Traditionally it was believed that breastfeeding is protective; however, recent studies in Denmark did not support such benefit as increased breastfeeding in a population did not change the incident of otitis media.[14]


Histopathology varies according to disease severity. Acute purulent otitis media (APOM) is characterized by edema and hyperemia of the subepithelial space, which is followed by the infiltration of polymorphonuclear (PMN) leukocytes. As the inflammatory process progresses, there is mucosal metaplasia and formation of granulation tissue. After five days, the epithelium changes from flat cuboidal to pseudostratified columnar with the presence of goblet cells.

In serous acute otitis media (SAOM), inflammation of the middle ear and the eustachian tube has been identified as the major precipitating factor. Venous or lymphatic stasis in the nasopharynx or the eustachian tube plays a vital role in the pathogenesis of AOM. Inflammatory cytokines attract plasma cells, leukocytes, and macrophages to the site of inflammation. The epithelium changes to pseudostratified, columnar, or cuboidal. Hyperplasia of basal cells results in an increased number of goblet cells in the new epithelium.[18]

History and Physical

Although one of the best indicators for otitis media is otalgia, many children with otitis media can present with non-specific signs and symptoms, which can make the diagnosis challenging. These symptoms include irritability, headache, disturbed or restless sleep, poor feeding, anorexia, vomiting, or diarrhea. Approximately two-thirds of the patients present with fever, which is typically low grade.

The diagnosis of otitis media is primarily based on clinical findings combined with supporting signs and symptoms as described above. No lab test or imaging is needed. According to guidelines set forth by American Academy of Pediatrics, evidence of moderate to severe bulging of the tympanic membrane, or new onset of otorrhea not caused by otitis externa or mild tympanic membrane (TM) bulging with recent onset of ear pain or erythema is required for the diagnosis of acute otitis media. These criteria are intended only to aid primary care clinicians in the diagnosis and proper clinical decision making but not to replace clinical judgment.[19]

Any of the diagnostic tools, such as an otoscope, pneumatic otoscope, tympanometry, and acoustic reflectometry, can be used for visual examination of the middle ear. Otoscope examination is usually the first and more convenient way of examining the ear canal for erythema or loss of landmarks indicating middle ear effusion. However, the preferred method of detecting middle ear effusion and obtaining a culture sample for bacterial etiology is tympanocentesis, but it is rarely used in a primary care setting.[20][21][22]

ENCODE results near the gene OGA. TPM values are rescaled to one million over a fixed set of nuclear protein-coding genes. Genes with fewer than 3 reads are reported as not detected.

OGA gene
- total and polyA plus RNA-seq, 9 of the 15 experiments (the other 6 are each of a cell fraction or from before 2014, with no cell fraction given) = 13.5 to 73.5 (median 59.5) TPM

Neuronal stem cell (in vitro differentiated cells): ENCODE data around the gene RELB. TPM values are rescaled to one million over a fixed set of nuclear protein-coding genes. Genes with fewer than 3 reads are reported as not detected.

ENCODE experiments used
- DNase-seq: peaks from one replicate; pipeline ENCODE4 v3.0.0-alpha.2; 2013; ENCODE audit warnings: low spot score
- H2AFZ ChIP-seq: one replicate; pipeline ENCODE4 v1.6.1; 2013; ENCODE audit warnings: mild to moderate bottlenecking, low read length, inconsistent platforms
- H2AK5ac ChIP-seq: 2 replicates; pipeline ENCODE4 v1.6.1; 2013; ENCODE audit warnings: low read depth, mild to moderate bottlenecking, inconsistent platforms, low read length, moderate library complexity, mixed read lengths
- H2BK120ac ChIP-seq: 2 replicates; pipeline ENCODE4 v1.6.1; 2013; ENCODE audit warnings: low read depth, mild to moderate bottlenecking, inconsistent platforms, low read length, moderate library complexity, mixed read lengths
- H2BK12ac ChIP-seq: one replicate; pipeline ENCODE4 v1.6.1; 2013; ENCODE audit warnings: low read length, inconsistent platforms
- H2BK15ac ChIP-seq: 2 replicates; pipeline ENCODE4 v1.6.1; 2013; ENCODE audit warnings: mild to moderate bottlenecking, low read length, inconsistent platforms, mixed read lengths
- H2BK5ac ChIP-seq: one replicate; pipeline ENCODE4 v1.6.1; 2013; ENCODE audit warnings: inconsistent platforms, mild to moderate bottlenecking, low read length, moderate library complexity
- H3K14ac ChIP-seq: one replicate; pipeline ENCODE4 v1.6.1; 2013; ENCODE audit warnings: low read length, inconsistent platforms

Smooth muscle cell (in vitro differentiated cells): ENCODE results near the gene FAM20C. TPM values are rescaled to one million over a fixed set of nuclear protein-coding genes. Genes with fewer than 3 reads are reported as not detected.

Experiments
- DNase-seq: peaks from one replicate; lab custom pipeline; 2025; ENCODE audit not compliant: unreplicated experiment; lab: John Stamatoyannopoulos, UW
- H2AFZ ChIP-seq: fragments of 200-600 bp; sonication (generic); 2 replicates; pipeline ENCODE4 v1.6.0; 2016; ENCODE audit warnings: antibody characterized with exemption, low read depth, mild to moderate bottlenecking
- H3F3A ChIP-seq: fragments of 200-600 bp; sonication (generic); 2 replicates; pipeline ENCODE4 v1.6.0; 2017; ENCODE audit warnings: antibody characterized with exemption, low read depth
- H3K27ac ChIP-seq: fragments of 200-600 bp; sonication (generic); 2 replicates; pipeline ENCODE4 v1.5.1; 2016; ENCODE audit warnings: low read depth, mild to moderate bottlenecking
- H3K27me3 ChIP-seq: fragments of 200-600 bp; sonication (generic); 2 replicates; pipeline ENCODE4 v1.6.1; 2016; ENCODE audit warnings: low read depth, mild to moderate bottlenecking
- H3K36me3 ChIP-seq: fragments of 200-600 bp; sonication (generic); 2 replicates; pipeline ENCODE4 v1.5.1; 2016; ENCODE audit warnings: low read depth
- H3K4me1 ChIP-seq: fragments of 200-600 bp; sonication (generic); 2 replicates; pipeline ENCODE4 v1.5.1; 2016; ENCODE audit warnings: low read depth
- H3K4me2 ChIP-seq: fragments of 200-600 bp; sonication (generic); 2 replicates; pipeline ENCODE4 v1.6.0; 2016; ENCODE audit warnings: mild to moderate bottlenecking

The diagnosis of otitis media should always begin with a physical exam and the use of a pneumatic otoscope.[23][24]

Laboratory Studies

Laboratory evaluation is rarely necessary. A full sepsis workup in infants younger than 12 weeks with fever and associated acute otitis media is often necessary. Laboratory studies may be needed to confirm or exclude possible related systemic or congenital diseases.

Imaging Studies

Imaging studies are not indicated unless intra-temporal or intracranial complications are a concern.[25][26]

  • When an otitis media complication is suspected, computed tomography of the temporal bones may identify mastoiditis, epidural abscess, sigmoid sinus thrombophlebitis, meningitis, brain abscess, subdural abscess, ossicular disease, and cholesteatoma.
  • Magnetic resonance imaging may identify fluid collections, especially in the middle ear collections.


Tympanocentesis may be used to determine the presence of middle ear fluid, followed by culture to identify pathogens.

Tympanocentesis can improve diagnostic accuracy and guide treatment decisions.[27][28]

Neonates or children who appear toxic or those that are at higher risk should undergo early tympanocentesis with culturing.

Other Tests

Tympanometry and acoustic reflectometry may also be used to evaluate for middle ear effusion.[29]

Treatment / Management

When the diagnosis of otitis media is established, the goal of the treatment is to control pain and to target the infectious process with antibiotics. Non-steroidal anti-inflammatory drugs (NSAIDs) and acetaminophen can be used in combination or alone to achieve pain control as they are superior to placebo. There are controversies about prescribing antibiotics in early otitis media. Watchful waiting is practiced in European countries with no increased incidence of complications. However, watchful waiting has not gained wide acceptance in the United States. Reportedly, the presence of concomitant viral infection and bacterial infection decreased the efficacy of the antibiotic treatment due to increased inflammation and decreased antibiotic penetration of the middle ear. Hence, watchful waiting in the initial stages of otitis media is recommended.